This Second Edition of The Tao of Statistics: A Path to Understanding (With No Math) provides a reader-friendly approach to statistics in plain English. Unlike other statistics books, this text explains what statistics mean and how they are used, rather than how to calculate them. The book walks readers through basic concepts as well as some of the most complex statistical models in use. The Second Edition adds coverage of big data to better address its impact on p-values and other key concepts; material on small data to show readers how to handle data with fewer data points than optimal; and other new topics like missing data and effect sizes. The book’s two characters (a high school principal and a director of public health) return in the revised edition, with their examples expanded and updated with reference to contemporary concerns in the fields of education and health.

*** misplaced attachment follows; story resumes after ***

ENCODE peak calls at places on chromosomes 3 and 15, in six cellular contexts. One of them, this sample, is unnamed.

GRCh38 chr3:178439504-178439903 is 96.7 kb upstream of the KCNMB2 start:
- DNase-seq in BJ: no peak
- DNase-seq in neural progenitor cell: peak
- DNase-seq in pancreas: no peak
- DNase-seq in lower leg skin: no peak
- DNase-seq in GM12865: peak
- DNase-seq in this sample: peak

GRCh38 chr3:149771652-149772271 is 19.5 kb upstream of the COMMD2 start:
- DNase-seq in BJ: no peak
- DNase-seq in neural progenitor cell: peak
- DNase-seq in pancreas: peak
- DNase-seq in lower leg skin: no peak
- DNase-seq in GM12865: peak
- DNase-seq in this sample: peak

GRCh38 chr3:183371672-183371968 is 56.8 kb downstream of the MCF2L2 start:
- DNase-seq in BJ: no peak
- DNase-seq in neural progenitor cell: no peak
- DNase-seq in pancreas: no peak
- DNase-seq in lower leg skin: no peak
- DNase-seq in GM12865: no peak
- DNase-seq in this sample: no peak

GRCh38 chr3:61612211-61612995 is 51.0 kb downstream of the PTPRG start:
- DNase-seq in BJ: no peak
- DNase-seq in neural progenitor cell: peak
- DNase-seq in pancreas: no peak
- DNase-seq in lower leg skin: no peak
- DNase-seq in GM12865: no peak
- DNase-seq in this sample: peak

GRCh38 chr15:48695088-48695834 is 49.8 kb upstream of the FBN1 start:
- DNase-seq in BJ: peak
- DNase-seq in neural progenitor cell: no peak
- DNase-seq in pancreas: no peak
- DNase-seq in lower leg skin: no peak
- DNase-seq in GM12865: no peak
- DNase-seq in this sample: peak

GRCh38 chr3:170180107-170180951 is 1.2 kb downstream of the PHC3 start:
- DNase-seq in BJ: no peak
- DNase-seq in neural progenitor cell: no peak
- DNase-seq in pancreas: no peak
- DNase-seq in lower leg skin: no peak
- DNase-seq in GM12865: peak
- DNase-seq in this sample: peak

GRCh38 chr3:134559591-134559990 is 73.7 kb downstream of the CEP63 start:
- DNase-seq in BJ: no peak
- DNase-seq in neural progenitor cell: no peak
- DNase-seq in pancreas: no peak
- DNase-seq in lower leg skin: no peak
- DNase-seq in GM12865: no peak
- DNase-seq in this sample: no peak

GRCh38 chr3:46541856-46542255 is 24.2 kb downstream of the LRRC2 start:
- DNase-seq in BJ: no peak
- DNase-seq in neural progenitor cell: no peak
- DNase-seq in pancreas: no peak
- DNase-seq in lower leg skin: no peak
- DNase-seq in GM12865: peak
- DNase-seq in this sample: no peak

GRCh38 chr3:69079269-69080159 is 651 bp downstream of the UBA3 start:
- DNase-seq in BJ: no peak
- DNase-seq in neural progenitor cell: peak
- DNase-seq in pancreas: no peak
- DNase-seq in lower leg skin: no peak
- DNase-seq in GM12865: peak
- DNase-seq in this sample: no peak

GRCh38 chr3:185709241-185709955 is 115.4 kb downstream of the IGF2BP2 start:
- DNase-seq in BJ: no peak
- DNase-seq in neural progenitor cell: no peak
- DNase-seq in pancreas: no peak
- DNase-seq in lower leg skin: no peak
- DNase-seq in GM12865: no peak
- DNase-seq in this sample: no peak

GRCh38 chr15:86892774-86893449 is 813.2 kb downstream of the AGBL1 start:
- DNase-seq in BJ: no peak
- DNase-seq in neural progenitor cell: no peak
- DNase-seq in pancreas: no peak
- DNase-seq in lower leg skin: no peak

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  • Two people dance
  • They spin, twirl, more or less together
  • Do they hear the same music?

Correlations are much like scores in pair synchronized swimming events. The two people involved can achieve perfect scores by performing identical or exactly opposite movements. Anything in between is not as synchronized. Correlations measure the degree to which values for two measures move in a synchronized manner. The farther away from 0 and closer to 1 (moving together) or to –1 (moving opposite each other), the more synchronized they are. The closer to 0, the more independent they are. Generally, (absolute) values of about 0.2 are considered weak, about 0.5 are considered moderate, and about 0.8 are considered strong. Correlations have two aspects: strength and direction. Most of the ...

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